A phone hacking scandal—which has mushroomed from hacking celebrities' cell phones to revelations that murder victims' and dead soliders' phone were also hacked and cops were paid off—at a Rupert Murdoch-owned British tabloid, News of the World, has proven so troubling that the weekly will shut down after Sunday. News International announced the impending closure today, and chairman James Murdoch, Rupert's son, said the proceeds from the final issue would go to good causes.

James Murdoch issued a statement to his staff, saying, the good deeds of the paper "have been sullied by behaviour that was wrong - indeed, if recent allegations are true, it was inhuman and has no place in our company. The News of the World is in the business of holding others to account. But it failed when it came to itself... While we may never be able to make up for distress that has been caused, the right thing to do is for every penny of the circulation revenue we receive this weekend to go to organisations - many of whom are long-term friends and partners - that improve life in Britain and are devoted to treating others with dignity."

News International is the British newspaper division of News Corp., which also publishes newspapers in Australia and the U.S. (like the Wall Street Journal and NY Post) and owns Harper Collins, the book publisher. The NY Times reports, "Over all, revenue from the publishing division of News Corporation accounted for only 17 percent of its revenue in the last nine months. In that time, cable network programming accounted for 61 percent, and film, which includes the 20th Century Fox studio, was 20 percent." In recent days, News Corp. stock has fallen by over 3%, but is up 1.5% after announcing the News of the World would shut down.

In the meantime, former NYC Schools Chancellor Joel Klein, who was hired away to head News Corp's educational division (hello, big contract from the NYC Department of Education), is now handling the phone hacking scandal. And to explain why it's a big deal in the UK, here's this take from the Spectator:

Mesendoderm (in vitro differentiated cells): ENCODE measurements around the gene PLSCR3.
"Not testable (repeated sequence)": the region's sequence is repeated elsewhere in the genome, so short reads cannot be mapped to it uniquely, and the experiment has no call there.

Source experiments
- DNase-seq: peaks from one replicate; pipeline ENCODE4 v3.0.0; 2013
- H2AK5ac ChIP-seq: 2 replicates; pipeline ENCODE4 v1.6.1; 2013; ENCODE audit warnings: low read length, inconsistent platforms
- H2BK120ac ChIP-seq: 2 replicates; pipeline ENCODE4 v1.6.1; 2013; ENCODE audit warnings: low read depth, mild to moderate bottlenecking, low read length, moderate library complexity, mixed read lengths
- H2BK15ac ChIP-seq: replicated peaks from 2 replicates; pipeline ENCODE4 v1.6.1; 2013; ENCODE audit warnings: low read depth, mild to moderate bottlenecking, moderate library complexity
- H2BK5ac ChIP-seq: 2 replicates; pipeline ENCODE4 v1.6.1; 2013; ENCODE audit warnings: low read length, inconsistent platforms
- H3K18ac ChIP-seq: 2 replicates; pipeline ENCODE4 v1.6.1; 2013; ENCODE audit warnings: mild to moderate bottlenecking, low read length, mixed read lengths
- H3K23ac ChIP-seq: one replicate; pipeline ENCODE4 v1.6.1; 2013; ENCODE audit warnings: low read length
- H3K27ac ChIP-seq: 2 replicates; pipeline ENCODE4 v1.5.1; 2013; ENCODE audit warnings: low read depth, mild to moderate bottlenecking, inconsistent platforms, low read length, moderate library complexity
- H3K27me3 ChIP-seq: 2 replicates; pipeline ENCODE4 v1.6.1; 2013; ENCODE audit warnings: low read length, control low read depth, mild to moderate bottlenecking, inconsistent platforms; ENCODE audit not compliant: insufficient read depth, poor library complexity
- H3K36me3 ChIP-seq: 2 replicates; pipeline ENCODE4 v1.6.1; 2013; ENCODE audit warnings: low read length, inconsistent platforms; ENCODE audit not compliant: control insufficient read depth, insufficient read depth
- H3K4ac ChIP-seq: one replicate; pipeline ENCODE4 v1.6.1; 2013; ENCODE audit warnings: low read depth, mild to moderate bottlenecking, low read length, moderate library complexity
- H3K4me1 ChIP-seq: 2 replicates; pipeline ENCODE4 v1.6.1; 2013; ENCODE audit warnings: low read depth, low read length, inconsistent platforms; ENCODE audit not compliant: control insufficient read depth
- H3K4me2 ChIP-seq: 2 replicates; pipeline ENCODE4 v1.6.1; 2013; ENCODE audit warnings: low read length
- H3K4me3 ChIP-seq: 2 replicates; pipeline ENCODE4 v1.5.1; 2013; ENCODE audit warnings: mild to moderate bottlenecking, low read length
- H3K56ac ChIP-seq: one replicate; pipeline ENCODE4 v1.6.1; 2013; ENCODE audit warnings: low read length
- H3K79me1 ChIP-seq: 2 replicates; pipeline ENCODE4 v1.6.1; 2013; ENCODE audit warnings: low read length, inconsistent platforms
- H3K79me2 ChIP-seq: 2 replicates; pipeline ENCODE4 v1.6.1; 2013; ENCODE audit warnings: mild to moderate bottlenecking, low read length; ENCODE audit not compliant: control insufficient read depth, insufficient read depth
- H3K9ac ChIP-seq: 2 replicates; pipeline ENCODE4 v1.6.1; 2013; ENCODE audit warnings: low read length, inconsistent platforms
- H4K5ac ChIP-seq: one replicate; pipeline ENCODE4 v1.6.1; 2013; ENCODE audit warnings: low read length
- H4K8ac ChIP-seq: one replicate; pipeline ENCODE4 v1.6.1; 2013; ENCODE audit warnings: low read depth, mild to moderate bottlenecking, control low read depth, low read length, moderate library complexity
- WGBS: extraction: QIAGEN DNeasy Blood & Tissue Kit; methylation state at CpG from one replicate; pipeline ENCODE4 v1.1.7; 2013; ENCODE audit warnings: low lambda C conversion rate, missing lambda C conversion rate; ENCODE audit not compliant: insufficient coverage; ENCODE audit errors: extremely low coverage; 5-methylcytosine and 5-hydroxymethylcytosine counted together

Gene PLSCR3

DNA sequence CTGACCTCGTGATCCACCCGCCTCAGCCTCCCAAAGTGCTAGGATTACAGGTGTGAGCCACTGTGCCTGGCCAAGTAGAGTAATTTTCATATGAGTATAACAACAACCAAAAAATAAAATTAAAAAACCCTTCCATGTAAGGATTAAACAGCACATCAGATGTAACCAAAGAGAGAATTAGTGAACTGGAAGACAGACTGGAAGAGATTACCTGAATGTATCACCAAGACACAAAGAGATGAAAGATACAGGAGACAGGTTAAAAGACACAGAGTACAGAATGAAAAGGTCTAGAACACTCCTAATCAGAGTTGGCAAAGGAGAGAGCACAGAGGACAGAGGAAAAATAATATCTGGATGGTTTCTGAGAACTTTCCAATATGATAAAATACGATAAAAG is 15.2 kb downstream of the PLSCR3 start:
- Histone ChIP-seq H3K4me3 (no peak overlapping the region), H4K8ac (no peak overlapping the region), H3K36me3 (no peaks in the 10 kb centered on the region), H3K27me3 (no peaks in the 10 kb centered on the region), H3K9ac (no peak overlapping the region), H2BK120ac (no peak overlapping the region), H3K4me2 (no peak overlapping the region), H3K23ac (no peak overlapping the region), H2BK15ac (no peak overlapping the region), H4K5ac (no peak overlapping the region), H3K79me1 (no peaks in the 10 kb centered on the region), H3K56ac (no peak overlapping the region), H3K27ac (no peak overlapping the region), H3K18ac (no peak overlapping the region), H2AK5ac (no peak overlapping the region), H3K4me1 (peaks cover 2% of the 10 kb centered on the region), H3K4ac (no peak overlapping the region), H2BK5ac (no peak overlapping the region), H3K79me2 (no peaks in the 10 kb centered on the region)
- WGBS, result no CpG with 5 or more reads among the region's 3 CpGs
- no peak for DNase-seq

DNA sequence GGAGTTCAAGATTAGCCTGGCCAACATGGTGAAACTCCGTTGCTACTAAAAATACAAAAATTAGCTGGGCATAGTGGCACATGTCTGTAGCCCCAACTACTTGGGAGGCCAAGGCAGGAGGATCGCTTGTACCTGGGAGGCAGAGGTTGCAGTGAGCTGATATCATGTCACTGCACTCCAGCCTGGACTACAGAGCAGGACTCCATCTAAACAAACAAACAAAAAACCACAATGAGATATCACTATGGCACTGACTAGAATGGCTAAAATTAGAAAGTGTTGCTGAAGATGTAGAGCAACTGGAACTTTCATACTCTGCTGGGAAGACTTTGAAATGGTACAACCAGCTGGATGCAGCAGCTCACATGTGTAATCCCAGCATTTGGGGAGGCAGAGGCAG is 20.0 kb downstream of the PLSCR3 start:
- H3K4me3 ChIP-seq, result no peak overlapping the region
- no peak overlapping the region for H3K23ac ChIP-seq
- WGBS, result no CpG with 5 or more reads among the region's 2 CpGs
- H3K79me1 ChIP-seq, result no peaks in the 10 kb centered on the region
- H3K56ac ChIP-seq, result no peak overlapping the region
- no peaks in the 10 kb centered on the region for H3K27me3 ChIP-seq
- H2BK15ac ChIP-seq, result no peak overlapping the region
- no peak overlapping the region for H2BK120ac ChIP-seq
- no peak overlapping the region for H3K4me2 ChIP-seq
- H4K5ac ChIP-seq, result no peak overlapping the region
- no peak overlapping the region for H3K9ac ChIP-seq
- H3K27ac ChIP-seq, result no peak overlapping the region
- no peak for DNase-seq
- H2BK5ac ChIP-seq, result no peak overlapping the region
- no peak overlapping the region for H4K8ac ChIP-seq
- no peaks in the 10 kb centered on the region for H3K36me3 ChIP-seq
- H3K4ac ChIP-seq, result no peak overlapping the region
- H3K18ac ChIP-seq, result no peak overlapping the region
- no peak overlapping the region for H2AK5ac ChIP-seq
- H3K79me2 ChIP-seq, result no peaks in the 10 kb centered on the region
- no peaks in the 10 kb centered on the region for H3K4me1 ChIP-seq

et’s try a thought experiment. Let’s imagine that BP threw an extravagant party, with oysters and expensive champagne. Let’s imagine that Britain’s most senior politicians were there — including the Prime Minister and his chief spin doctor. And now let’s imagine that BP was the subject of two separate police investigations, that key BP executives had already been arrested, that further such arrests were likely, and that the chief executive was heavily implicated.

Let’s take this mental experiment a stage further: BP’s chief executive had refused to appear before a Commons enquiry, while MPs who sought to call the company to account were claiming to have been threatened. Meanwhile, BP was paying what looked like hush money to silence people it had wronged, thereby preventing embarrassing information entering the public domain.

And now let’s stretch probability way beyond breaking point. Imagine that the government was about to make a hugely controversial ruling on BP’s control over the domestic petroleum market. And that BP had a record of non-payment of British tax. The stench would be overwhelming. There would be outrage in the Sun and the Daily Mail — and rightly so — about Downing Street collusion with criminality. The Sunday Times would have conducted a fearless investigation, and the Times penned a pained leader. In parliament David Cameron would have been torn to shreds.

Instead, until this week there has been almost nothing, save for a lonely campaign by the Guardian. Because the company portrayed above is not BP, but News International, owner of the Times, the Sunday Times, the News of the World and the Sun, approximately one third of the domestic newspaper market. And last week, Jeremy Hunt ruled that Murdoch, who owns a 39 per cent stake in BSkyB, can now buy it outright (save for Sky’s news channel). This consolidates the Australian-born mogul as by far the most significant media magnate in this country, wielding vast political and commercial power.